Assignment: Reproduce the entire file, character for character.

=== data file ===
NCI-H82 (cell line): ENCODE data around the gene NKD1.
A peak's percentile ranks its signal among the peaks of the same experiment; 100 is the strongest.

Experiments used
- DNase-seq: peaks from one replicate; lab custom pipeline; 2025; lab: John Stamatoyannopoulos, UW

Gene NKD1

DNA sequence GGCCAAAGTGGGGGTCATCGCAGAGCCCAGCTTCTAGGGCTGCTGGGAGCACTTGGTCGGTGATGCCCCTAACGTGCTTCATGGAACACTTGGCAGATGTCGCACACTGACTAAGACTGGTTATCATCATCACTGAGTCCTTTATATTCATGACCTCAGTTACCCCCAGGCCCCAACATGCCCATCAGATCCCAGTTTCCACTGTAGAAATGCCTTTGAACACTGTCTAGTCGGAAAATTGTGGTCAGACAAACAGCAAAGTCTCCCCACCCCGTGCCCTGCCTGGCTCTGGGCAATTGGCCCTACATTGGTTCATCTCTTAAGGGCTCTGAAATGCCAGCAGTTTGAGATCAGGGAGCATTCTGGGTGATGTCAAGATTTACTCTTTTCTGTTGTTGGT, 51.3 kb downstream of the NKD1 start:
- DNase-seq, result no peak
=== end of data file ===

NCI-H82 (cell line): ENCODE data around the gene NKD1.
A peak's percentile ranks its signal among the peaks of the same experiment; 100 is the strongest.

Experiments used
- DNase-seq: peaks from one replicate; lab custom pipeline; 2025; lab: John Stamatoyannopoulos, UW

Gene NKD1

DNA sequence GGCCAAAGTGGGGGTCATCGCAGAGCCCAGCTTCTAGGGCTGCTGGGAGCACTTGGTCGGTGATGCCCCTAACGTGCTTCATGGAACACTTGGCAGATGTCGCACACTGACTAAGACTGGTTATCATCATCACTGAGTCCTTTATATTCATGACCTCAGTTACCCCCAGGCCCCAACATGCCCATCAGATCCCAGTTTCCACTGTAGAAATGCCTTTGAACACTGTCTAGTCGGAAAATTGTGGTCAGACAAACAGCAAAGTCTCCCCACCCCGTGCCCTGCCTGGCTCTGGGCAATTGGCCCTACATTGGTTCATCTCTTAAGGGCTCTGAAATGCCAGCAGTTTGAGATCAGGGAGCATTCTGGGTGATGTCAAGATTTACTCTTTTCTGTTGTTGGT, 51.3 kb downstream of the NKD1 start:
- DNase-seq, result no peak